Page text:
face of front runner

With just a few days to go, most important activity was weather-watching.  Mainly it was torrential rain.  It wasn’t entirely heartening to see periodic film clips of flooded crossing and quagmires from the event team.  Participants also helped by supplying snaps of fallen trees blocking the way.  Still, there was a sense of an atmosphere building, and what’s the point of going off-road without extra mud and additional un-mapped river crossings?  The yin of encouragement to the yang of fear was periodic postings of  event T-shirts, water in bottles (as opposed to falling from the sky) and stock piles of jelly babies and post-run refreshments.  All good!

The video clip of a raging river more suited to white water rafting that the organisers thoughtfully uploaded on Facebook the day before helped clinch any indecisiveness about footwear.  No question, rather than debate between trail or road shoes, the jury was definitely decisively in favour of Wellington’s, so that was one less decision to have to wrestle with on the day.  Good oh.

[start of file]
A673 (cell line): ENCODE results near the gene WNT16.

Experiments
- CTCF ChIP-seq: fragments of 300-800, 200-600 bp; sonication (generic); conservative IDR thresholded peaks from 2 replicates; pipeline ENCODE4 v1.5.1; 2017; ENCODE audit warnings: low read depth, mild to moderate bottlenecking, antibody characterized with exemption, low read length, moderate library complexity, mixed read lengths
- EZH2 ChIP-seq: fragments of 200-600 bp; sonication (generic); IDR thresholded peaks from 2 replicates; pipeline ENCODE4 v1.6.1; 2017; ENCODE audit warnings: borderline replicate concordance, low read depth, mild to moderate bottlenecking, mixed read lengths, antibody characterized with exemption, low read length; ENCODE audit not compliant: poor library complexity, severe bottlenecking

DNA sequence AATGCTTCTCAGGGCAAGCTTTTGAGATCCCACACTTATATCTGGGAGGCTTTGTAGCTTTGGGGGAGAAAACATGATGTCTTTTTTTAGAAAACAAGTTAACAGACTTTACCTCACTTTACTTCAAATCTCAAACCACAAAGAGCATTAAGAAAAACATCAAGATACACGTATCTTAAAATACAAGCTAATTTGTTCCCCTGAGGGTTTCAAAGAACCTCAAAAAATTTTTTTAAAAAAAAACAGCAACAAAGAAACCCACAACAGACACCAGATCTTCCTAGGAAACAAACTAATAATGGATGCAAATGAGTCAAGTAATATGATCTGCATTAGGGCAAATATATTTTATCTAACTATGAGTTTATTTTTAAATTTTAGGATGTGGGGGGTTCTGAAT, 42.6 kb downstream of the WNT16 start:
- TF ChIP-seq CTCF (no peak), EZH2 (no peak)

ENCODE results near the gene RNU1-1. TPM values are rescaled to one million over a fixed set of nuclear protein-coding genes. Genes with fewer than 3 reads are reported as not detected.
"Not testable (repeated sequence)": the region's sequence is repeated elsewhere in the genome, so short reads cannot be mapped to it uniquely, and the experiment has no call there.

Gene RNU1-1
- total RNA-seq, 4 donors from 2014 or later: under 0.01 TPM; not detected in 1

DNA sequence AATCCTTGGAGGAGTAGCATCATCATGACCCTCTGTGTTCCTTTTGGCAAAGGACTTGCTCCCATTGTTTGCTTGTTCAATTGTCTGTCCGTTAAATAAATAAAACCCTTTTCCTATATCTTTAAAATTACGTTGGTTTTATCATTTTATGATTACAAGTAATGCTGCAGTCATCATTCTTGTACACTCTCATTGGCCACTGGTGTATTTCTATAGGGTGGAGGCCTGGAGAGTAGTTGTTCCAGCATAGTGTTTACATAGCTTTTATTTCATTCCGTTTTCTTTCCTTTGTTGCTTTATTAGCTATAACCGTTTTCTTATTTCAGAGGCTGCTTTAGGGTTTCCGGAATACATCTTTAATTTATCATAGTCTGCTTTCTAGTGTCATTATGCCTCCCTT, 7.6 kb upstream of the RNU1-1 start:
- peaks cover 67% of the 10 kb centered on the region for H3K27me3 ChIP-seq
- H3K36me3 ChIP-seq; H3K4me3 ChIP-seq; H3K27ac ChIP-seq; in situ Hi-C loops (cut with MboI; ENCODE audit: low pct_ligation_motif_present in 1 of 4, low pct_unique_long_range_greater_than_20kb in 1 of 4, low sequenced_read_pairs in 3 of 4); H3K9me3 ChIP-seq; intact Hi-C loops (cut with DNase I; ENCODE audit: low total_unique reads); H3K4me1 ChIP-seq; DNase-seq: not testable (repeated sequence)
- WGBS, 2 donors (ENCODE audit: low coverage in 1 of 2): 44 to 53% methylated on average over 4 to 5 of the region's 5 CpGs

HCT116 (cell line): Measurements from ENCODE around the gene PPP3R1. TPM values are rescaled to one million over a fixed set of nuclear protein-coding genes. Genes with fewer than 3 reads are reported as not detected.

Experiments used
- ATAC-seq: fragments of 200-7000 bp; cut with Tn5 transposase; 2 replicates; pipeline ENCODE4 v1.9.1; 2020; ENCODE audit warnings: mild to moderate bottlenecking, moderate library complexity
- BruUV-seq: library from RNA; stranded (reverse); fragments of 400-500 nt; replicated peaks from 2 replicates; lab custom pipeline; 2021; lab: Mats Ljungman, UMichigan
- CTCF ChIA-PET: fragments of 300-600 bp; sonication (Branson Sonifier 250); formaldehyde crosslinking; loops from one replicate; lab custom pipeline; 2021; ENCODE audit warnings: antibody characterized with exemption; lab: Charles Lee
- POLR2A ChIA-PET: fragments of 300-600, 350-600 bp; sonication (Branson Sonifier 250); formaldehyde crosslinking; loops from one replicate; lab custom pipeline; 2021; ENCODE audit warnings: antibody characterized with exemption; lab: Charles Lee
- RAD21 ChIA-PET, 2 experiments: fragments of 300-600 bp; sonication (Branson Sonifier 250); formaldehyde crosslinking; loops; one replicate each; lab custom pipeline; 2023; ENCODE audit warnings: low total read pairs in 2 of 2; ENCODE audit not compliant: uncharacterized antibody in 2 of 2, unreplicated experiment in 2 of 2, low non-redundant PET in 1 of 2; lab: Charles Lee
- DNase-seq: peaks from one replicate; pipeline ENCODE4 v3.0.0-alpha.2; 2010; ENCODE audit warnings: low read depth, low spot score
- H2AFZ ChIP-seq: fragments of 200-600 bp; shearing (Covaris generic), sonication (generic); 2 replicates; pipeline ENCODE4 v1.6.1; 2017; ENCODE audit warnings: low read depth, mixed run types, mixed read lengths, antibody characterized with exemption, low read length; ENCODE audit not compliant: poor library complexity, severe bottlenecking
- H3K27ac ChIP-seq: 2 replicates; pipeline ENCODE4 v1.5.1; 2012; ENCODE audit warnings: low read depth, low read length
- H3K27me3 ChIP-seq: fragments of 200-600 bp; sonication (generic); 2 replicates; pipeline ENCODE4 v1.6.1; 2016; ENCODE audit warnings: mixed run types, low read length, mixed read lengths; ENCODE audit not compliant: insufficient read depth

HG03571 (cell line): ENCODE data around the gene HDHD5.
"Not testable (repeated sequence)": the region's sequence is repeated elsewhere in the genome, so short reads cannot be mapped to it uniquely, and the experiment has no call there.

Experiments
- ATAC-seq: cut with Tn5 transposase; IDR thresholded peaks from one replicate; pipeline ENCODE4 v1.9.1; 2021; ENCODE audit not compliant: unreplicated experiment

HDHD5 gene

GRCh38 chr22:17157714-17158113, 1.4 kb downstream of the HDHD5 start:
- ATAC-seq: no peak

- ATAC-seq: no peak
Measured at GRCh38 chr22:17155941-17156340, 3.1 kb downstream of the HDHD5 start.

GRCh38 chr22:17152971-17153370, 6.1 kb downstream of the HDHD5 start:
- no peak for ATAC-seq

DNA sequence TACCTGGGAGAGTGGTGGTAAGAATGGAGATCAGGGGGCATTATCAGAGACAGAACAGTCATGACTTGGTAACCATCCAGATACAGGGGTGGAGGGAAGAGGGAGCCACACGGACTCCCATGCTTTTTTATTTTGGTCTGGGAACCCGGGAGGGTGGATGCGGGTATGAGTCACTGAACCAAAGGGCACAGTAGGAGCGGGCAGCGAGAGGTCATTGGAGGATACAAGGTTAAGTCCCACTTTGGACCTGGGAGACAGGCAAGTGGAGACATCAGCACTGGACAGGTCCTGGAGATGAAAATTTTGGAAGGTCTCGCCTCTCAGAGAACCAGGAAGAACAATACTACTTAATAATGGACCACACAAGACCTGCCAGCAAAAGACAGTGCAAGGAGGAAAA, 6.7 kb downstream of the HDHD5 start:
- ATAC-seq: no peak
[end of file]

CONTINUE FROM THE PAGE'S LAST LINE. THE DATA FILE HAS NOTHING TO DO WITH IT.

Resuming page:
So before I go on, can I just say I’ve used photos from RSR Facebook page as well as friends and fellow Smilies.  The RSR organisers (rather brilliantly) and as in previous years, make the photos freely available, but ask for a donation in lieu.  Good plan and fair enough.  I donate each year, and would encourage others to do likewise.  Bargain I reckon, and a good local cause.

All the event pics are being uploaded to Facebook for all competitors to enjoy for free! The page we are using for donations to Weston Park Cancer Hospital is https://www.justgiving.com/rsr16 in lieu of any good photos! Last year we raised over £1500 lets see if we can beat this target this year!! smile emoticon

Race day rendezvous